While sets are the broadest way to store data, they’re also the least useful. The importance of data comes from its relationship with other data, which is why there are a lot of data structures.
A “multiset” is a set that can store multiple values of the same thing. They can either store the same value and simply count how many there are, or can store the same value in different locations and treat them as distinct.
A list doesn’t need to have the same data types in it.
Lists aren’t ideal for data processing, since working with various types of data can create issues. A list of words and numbers, for example, would return errors on the words, or would treat the numbers as if they were text.
If you use an algorithm, you can make the list “sorted”, which makes it workable. Otherwise, it’s simply an “unsorted list”.
If you put the list with references at the end to other locations (instead of setting it in the same place in memory), you can create a “linked list”.
One specific type of list is called a “tuple”, which is a finite ordered list of elements that can’t be changed. An n-tuple has n elements in it.
An associative array, or “dictionary”, is a variation of an array, but uses a “key” instead of an index. This gets rid of the linear nature of arrays. So, you’ll have to know what “key” you want instead of the number it corresponds to (“key/value pair”). Most databases use dictionaries.
Each key must be unique or the database will spit out an error, though the values can be the same. Thus, email@example.com is taken right now, but firstname.lastname@example.org or email@example.com might still be open.
If the key is designed to grab more than one value, then the data structure is called a “multimap”.
A stack can be an array or a list, but with the one notable exception that you can only “pop” things off the ends of the collection or “push” things onto it.
A specific type of stack is called a “queue”, where information is added on one end and removed on the other. Queues are perfect for absolutely any type of task list. Some queues can be double-ended, in removing or adding values.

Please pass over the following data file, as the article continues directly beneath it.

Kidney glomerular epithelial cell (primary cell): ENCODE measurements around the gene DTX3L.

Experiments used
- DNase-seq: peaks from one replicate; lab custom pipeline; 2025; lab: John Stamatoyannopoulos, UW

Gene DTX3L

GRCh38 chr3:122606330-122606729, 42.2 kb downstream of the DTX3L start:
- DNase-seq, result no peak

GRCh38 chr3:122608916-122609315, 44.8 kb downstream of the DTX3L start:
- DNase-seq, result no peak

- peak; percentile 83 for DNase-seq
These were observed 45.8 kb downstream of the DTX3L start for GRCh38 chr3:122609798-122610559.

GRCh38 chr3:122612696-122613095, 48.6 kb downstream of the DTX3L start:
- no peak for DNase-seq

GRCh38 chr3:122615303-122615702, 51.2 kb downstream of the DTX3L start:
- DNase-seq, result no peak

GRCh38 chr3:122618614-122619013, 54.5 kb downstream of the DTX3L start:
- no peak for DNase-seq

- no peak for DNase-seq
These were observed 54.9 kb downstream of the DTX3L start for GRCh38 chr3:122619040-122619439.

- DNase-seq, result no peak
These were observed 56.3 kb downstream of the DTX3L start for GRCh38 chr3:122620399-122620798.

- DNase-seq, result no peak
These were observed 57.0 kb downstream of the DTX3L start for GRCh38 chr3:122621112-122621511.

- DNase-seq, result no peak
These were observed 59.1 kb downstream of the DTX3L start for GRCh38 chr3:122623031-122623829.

A more advanced type of queue is called a “priority queue”, where each value has a priority assigned to it for changing its placement into the queue.
Broadly, graph data structures incorporate graph theory. These can include trees and heaps.
By grouping data types together, you can solve all sorts of problems. These hybrid types can come in all sorts of shapes and sizes, with connections or a lack of connections to other data or references.
While most data structures are very specific, and there are a lot of them, some are so frequently used that they deserve mentioning.
To fix the limited size of arrays, engineers created “array lists”. Instead of something “fixed”, they start with a list of ~10 things and keep adding as needed.
The implication of this is vast. It means that you can store an unlimited amount of information when you don’t know how much you’ll have beforehand. Because of its versatility, user data is often stored this way.
One frequent hash-based data structure is a Merkle Tree:
- Convert all the data elements into hashes.
- Use an algorithm to process some of the hashes into a separate hash (e.g., “abc” and “def” together becomes “ab”).
- Keep doing it to the hashes until you have 1 hash. The entire structure will visually look like a tree.